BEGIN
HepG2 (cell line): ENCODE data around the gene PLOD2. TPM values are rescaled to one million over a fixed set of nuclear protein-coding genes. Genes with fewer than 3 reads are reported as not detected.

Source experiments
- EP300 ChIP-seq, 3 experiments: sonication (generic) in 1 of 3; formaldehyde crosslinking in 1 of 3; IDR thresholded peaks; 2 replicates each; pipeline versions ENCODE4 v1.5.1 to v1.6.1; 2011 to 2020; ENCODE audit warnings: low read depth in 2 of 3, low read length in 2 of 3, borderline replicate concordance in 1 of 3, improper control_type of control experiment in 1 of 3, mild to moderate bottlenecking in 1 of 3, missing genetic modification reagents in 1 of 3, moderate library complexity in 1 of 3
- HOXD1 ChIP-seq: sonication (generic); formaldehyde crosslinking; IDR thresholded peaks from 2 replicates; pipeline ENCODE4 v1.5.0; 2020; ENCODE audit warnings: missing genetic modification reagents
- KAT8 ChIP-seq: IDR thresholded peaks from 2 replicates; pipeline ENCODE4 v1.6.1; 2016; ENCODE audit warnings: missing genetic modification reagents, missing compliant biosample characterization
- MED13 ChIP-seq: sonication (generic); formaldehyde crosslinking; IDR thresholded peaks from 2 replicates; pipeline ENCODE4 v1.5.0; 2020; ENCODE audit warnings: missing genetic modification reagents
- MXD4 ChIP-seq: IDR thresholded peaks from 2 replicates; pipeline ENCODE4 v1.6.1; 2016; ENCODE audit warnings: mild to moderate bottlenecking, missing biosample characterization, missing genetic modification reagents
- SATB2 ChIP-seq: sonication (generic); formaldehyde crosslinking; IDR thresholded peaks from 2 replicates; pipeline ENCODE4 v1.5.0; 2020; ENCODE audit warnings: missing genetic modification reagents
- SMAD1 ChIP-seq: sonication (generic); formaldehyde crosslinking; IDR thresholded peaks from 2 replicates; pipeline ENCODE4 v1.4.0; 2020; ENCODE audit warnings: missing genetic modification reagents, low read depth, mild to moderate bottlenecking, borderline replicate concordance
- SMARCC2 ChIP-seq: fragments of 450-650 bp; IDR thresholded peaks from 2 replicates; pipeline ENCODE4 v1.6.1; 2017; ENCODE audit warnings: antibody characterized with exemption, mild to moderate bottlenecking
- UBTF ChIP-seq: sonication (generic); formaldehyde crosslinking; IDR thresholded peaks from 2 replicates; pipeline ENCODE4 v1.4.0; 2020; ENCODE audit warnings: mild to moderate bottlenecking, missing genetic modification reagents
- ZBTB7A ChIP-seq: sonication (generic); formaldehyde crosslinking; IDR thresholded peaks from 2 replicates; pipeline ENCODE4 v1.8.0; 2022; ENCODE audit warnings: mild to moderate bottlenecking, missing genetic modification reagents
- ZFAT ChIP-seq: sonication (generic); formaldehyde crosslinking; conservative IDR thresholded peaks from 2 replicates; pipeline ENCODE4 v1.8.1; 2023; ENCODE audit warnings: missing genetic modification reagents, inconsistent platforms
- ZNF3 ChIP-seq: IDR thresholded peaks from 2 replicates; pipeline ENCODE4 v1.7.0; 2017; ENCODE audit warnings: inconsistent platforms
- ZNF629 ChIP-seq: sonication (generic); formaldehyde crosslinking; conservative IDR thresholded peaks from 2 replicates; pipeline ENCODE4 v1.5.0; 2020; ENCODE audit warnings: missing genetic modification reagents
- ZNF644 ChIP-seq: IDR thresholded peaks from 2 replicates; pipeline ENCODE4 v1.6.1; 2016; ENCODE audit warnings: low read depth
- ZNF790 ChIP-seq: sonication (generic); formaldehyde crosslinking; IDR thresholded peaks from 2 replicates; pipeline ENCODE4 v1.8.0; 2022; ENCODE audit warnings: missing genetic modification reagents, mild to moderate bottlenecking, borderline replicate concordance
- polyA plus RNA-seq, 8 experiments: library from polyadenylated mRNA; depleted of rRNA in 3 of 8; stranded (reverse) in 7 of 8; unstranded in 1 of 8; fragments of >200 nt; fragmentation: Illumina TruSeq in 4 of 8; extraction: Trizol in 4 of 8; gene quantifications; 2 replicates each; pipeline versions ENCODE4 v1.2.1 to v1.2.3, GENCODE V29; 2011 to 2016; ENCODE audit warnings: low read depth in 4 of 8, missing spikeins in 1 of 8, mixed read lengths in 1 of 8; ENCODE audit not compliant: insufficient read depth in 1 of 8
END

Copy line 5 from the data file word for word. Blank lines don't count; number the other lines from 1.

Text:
- KAT8 ChIP-seq: IDR thresholded peaks from 2 replicates; pipeline ENCODE4 v1.6.1; 2016; ENCODE audit warnings: missing genetic modification reagents, missing compliant biosample characterization